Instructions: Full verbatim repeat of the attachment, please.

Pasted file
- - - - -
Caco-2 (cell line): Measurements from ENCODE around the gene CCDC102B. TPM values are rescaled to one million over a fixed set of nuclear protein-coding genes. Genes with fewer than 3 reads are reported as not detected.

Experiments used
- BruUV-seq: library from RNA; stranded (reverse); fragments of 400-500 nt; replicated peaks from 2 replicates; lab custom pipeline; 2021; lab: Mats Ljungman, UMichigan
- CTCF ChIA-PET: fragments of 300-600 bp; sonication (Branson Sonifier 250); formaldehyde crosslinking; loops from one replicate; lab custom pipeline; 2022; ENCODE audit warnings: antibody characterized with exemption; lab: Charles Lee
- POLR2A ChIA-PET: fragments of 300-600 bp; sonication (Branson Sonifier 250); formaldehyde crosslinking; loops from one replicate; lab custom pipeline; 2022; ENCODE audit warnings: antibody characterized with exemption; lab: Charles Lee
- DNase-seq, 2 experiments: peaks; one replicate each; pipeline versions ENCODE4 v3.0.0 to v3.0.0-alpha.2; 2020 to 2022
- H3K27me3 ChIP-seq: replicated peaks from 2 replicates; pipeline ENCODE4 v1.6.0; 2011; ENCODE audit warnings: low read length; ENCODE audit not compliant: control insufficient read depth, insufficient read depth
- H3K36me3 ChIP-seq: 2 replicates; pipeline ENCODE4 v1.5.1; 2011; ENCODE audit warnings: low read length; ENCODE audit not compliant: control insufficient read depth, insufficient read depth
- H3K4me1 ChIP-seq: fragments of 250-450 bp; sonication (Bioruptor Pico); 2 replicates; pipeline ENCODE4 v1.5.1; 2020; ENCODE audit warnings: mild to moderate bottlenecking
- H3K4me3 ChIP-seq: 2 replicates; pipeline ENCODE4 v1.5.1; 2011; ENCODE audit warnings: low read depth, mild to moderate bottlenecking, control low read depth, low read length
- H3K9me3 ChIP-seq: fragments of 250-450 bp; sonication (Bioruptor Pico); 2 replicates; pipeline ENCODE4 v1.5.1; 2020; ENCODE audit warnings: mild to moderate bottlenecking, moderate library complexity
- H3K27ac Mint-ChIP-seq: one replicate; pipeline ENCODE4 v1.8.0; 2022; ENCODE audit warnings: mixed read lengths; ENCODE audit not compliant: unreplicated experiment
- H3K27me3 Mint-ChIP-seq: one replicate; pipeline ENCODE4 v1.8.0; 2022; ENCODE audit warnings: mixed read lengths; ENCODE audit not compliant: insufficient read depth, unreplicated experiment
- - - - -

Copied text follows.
Caco-2 (cell line): Measurements from ENCODE around the gene CCDC102B. TPM values are rescaled to one million over a fixed set of nuclear protein-coding genes. Genes with fewer than 3 reads are reported as not detected.

Experiments used
- BruUV-seq: library from RNA; stranded (reverse); fragments of 400-500 nt; replicated peaks from 2 replicates; lab custom pipeline; 2021; lab: Mats Ljungman, UMichigan
- CTCF ChIA-PET: fragments of 300-600 bp; sonication (Branson Sonifier 250); formaldehyde crosslinking; loops from one replicate; lab custom pipeline; 2022; ENCODE audit warnings: antibody characterized with exemption; lab: Charles Lee
- POLR2A ChIA-PET: fragments of 300-600 bp; sonication (Branson Sonifier 250); formaldehyde crosslinking; loops from one replicate; lab custom pipeline; 2022; ENCODE audit warnings: antibody characterized with exemption; lab: Charles Lee
- DNase-seq, 2 experiments: peaks; one replicate each; pipeline versions ENCODE4 v3.0.0 to v3.0.0-alpha.2; 2020 to 2022
- H3K27me3 ChIP-seq: replicated peaks from 2 replicates; pipeline ENCODE4 v1.6.0; 2011; ENCODE audit warnings: low read length; ENCODE audit not compliant: control insufficient read depth, insufficient read depth
- H3K36me3 ChIP-seq: 2 replicates; pipeline ENCODE4 v1.5.1; 2011; ENCODE audit warnings: low read length; ENCODE audit not compliant: control insufficient read depth, insufficient read depth
- H3K4me1 ChIP-seq: fragments of 250-450 bp; sonication (Bioruptor Pico); 2 replicates; pipeline ENCODE4 v1.5.1; 2020; ENCODE audit warnings: mild to moderate bottlenecking
- H3K4me3 ChIP-seq: 2 replicates; pipeline ENCODE4 v1.5.1; 2011; ENCODE audit warnings: low read depth, mild to moderate bottlenecking, control low read depth, low read length
- H3K9me3 ChIP-seq: fragments of 250-450 bp; sonication (Bioruptor Pico); 2 replicates; pipeline ENCODE4 v1.5.1; 2020; ENCODE audit warnings: mild to moderate bottlenecking, moderate library complexity
- H3K27ac Mint-ChIP-seq: one replicate; pipeline ENCODE4 v1.8.0; 2022; ENCODE audit warnings: mixed read lengths; ENCODE audit not compliant: unreplicated experiment
- H3K27me3 Mint-ChIP-seq: one replicate; pipeline ENCODE4 v1.8.0; 2022; ENCODE audit warnings: mixed read lengths; ENCODE audit not compliant: insufficient read depth, unreplicated experiment